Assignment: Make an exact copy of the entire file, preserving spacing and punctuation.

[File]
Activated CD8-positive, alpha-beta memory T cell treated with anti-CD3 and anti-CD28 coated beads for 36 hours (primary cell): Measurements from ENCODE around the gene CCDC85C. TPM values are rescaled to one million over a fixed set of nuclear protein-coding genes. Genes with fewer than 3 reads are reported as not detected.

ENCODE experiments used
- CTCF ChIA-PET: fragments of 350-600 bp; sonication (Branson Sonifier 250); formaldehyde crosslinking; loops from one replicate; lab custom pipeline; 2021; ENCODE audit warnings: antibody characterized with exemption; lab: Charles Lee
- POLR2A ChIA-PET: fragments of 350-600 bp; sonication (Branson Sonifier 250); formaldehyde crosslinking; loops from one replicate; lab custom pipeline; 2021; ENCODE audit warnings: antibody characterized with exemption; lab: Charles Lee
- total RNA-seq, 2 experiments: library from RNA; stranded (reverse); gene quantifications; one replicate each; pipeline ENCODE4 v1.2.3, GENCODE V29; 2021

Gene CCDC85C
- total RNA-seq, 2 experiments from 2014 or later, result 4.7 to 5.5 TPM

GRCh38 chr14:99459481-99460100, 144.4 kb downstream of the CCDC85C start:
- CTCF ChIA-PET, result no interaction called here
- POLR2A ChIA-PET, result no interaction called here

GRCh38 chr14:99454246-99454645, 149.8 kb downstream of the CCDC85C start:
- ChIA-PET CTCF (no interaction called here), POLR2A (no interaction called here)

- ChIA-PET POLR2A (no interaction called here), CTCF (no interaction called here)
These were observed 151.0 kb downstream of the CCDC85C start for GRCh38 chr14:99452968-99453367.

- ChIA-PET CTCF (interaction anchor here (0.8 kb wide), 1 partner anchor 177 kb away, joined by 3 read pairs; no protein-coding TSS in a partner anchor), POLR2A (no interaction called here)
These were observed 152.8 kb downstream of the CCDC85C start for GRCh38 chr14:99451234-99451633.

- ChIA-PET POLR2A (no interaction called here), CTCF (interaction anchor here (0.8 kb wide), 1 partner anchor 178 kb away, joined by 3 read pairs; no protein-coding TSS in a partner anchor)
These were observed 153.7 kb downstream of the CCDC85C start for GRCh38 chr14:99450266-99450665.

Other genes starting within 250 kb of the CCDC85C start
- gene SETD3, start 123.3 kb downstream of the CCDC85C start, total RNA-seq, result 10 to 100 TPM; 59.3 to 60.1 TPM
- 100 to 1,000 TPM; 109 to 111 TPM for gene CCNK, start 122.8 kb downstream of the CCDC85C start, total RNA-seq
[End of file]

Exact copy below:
Activated CD8-positive, alpha-beta memory T cell treated with anti-CD3 and anti-CD28 coated beads for 36 hours (primary cell): Measurements from ENCODE around the gene CCDC85C. TPM values are rescaled to one million over a fixed set of nuclear protein-coding genes. Genes with fewer than 3 reads are reported as not detected.

ENCODE experiments used
- CTCF ChIA-PET: fragments of 350-600 bp; sonication (Branson Sonifier 250); formaldehyde crosslinking; loops from one replicate; lab custom pipeline; 2021; ENCODE audit warnings: antibody characterized with exemption; lab: Charles Lee
- POLR2A ChIA-PET: fragments of 350-600 bp; sonication (Branson Sonifier 250); formaldehyde crosslinking; loops from one replicate; lab custom pipeline; 2021; ENCODE audit warnings: antibody characterized with exemption; lab: Charles Lee
- total RNA-seq, 2 experiments: library from RNA; stranded (reverse); gene quantifications; one replicate each; pipeline ENCODE4 v1.2.3, GENCODE V29; 2021

Gene CCDC85C
- total RNA-seq, 2 experiments from 2014 or later, result 4.7 to 5.5 TPM

GRCh38 chr14:99459481-99460100, 144.4 kb downstream of the CCDC85C start:
- CTCF ChIA-PET, result no interaction called here
- POLR2A ChIA-PET, result no interaction called here

GRCh38 chr14:99454246-99454645, 149.8 kb downstream of the CCDC85C start:
- ChIA-PET CTCF (no interaction called here), POLR2A (no interaction called here)

- ChIA-PET POLR2A (no interaction called here), CTCF (no interaction called here)
These were observed 151.0 kb downstream of the CCDC85C start for GRCh38 chr14:99452968-99453367.

- ChIA-PET CTCF (interaction anchor here (0.8 kb wide), 1 partner anchor 177 kb away, joined by 3 read pairs; no protein-coding TSS in a partner anchor), POLR2A (no interaction called here)
These were observed 152.8 kb downstream of the CCDC85C start for GRCh38 chr14:99451234-99451633.

- ChIA-PET POLR2A (no interaction called here), CTCF (interaction anchor here (0.8 kb wide), 1 partner anchor 178 kb away, joined by 3 read pairs; no protein-coding TSS in a partner anchor)
These were observed 153.7 kb downstream of the CCDC85C start for GRCh38 chr14:99450266-99450665.

Other genes starting within 250 kb of the CCDC85C start
- gene SETD3, start 123.3 kb downstream of the CCDC85C start, total RNA-seq, result 10 to 100 TPM; 59.3 to 60.1 TPM
- 100 to 1,000 TPM; 109 to 111 TPM for gene CCNK, start 122.8 kb downstream of the CCDC85C start, total RNA-seq